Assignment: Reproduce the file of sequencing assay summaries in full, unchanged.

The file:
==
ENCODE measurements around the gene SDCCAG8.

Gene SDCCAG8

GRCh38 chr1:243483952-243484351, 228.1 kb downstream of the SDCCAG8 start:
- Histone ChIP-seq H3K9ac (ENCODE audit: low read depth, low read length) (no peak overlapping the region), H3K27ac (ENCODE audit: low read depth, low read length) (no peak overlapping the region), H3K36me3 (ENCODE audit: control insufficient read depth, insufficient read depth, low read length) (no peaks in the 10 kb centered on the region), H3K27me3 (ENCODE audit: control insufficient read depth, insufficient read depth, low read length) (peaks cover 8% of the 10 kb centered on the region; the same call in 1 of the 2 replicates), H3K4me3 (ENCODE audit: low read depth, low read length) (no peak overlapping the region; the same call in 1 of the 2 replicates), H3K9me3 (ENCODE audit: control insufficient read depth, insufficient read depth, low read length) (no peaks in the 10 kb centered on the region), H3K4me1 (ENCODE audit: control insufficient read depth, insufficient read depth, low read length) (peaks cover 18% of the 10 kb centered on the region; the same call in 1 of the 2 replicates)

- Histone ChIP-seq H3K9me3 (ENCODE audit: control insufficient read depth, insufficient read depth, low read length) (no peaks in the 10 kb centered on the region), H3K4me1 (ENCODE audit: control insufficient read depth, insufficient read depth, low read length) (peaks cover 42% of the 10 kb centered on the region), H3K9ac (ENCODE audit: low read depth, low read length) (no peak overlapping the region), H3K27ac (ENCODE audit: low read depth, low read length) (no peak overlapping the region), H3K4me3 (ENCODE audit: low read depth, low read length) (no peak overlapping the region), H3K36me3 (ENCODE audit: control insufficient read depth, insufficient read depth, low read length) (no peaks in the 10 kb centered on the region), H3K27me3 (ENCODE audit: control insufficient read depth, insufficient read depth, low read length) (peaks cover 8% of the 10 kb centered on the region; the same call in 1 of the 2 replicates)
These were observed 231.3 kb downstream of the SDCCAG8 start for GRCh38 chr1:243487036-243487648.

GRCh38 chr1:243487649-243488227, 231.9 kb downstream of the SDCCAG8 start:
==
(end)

ENCODE measurements around the gene SDCCAG8.

Gene SDCCAG8

GRCh38 chr1:243483952-243484351, 228.1 kb downstream of the SDCCAG8 start:
- Histone ChIP-seq H3K9ac (ENCODE audit: low read depth, low read length) (no peak overlapping the region), H3K27ac (ENCODE audit: low read depth, low read length) (no peak overlapping the region), H3K36me3 (ENCODE audit: control insufficient read depth, insufficient read depth, low read length) (no peaks in the 10 kb centered on the region), H3K27me3 (ENCODE audit: control insufficient read depth, insufficient read depth, low read length) (peaks cover 8% of the 10 kb centered on the region; the same call in 1 of the 2 replicates), H3K4me3 (ENCODE audit: low read depth, low read length) (no peak overlapping the region; the same call in 1 of the 2 replicates), H3K9me3 (ENCODE audit: control insufficient read depth, insufficient read depth, low read length) (no peaks in the 10 kb centered on the region), H3K4me1 (ENCODE audit: control insufficient read depth, insufficient read depth, low read length) (peaks cover 18% of the 10 kb centered on the region; the same call in 1 of the 2 replicates)

- Histone ChIP-seq H3K9me3 (ENCODE audit: control insufficient read depth, insufficient read depth, low read length) (no peaks in the 10 kb centered on the region), H3K4me1 (ENCODE audit: control insufficient read depth, insufficient read depth, low read length) (peaks cover 42% of the 10 kb centered on the region), H3K9ac (ENCODE audit: low read depth, low read length) (no peak overlapping the region), H3K27ac (ENCODE audit: low read depth, low read length) (no peak overlapping the region), H3K4me3 (ENCODE audit: low read depth, low read length) (no peak overlapping the region), H3K36me3 (ENCODE audit: control insufficient read depth, insufficient read depth, low read length) (no peaks in the 10 kb centered on the region), H3K27me3 (ENCODE audit: control insufficient read depth, insufficient read depth, low read length) (peaks cover 8% of the 10 kb centered on the region; the same call in 1 of the 2 replicates)
These were observed 231.3 kb downstream of the SDCCAG8 start for GRCh38 chr1:243487036-243487648.

GRCh38 chr1:243487649-243488227, 231.9 kb downstream of the SDCCAG8 start: